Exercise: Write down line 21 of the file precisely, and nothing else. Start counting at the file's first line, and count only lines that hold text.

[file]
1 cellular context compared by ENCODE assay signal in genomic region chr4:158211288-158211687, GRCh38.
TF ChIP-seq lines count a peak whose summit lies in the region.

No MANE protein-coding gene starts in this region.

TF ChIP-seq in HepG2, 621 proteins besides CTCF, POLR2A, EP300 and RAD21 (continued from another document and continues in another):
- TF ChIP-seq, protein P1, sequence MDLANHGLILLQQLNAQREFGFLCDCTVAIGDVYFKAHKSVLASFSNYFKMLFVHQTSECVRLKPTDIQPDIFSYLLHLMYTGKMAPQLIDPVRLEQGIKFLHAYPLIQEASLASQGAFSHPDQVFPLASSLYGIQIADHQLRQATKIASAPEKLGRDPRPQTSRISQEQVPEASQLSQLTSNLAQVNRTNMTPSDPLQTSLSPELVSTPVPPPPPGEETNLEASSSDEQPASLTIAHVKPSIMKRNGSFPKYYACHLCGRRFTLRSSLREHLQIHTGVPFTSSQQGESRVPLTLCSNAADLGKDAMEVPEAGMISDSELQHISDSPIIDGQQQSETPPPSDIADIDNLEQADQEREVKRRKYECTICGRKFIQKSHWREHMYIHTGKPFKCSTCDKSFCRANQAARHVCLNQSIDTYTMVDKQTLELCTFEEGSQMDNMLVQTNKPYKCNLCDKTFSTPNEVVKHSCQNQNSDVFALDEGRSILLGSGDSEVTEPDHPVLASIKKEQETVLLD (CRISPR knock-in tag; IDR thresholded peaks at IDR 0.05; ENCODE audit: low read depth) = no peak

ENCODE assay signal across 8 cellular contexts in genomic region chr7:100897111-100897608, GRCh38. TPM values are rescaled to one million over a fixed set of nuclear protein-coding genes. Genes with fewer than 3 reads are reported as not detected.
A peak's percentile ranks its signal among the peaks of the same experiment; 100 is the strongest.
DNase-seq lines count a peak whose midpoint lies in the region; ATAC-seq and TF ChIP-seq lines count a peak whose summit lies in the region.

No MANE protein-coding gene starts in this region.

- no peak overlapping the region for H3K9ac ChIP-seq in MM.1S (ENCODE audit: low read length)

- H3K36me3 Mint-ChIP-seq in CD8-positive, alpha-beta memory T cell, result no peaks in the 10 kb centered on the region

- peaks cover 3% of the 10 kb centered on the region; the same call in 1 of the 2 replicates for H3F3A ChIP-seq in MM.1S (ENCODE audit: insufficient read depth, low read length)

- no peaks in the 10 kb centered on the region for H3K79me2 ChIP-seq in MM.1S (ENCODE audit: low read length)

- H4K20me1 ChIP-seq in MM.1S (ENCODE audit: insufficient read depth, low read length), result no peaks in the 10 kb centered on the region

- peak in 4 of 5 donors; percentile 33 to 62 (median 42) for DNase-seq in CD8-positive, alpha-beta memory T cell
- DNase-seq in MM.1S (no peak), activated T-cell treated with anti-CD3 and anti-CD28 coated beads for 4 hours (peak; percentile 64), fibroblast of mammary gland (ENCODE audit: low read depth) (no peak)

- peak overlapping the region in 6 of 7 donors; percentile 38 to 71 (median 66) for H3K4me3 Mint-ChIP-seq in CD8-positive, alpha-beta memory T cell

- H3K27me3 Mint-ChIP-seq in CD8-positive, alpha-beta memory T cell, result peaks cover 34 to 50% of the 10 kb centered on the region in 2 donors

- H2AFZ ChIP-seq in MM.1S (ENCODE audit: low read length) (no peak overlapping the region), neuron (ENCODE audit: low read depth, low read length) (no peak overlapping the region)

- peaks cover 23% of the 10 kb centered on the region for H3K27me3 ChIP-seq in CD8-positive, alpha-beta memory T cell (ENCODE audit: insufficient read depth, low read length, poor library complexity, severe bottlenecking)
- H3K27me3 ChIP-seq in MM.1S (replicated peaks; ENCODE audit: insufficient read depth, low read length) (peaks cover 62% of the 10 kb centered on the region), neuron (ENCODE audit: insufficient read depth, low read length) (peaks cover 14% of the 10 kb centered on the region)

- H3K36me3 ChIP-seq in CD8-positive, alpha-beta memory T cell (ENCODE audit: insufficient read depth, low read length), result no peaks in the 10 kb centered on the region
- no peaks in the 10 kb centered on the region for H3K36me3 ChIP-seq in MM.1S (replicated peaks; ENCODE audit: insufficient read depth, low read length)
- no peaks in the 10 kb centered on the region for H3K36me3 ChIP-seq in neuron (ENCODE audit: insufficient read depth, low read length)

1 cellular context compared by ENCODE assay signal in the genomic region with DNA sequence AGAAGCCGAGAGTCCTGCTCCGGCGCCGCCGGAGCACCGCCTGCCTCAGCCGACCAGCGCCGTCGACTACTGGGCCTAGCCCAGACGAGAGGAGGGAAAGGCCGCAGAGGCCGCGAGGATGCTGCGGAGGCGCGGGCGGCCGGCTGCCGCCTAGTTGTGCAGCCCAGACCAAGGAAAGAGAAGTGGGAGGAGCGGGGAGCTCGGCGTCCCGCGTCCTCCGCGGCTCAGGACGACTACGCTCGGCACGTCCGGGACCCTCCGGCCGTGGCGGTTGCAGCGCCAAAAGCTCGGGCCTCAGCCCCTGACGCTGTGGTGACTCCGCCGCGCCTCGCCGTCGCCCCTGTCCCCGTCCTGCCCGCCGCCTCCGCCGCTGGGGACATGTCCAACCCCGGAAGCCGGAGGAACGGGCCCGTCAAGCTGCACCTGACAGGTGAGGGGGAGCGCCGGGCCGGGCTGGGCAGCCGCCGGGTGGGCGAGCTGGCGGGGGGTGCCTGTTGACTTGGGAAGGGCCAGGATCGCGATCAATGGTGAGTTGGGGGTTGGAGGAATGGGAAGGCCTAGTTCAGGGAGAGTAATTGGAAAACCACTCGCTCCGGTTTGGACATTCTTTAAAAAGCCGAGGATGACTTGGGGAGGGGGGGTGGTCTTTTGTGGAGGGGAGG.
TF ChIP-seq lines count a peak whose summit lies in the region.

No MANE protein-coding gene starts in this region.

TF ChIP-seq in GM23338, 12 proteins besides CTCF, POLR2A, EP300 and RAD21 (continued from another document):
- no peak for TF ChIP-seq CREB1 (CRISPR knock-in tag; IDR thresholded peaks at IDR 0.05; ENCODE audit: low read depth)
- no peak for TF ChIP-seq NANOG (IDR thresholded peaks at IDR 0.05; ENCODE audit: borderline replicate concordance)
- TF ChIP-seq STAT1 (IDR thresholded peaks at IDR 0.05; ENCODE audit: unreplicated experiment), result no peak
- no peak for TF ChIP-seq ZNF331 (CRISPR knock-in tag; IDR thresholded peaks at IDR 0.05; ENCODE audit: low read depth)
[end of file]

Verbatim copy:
- H3K27me3 ChIP-seq in MM.1S (replicated peaks; ENCODE audit: insufficient read depth, low read length) (peaks cover 62% of the 10 kb centered on the region), neuron (ENCODE audit: insufficient read depth, low read length) (peaks cover 14% of the 10 kb centered on the region)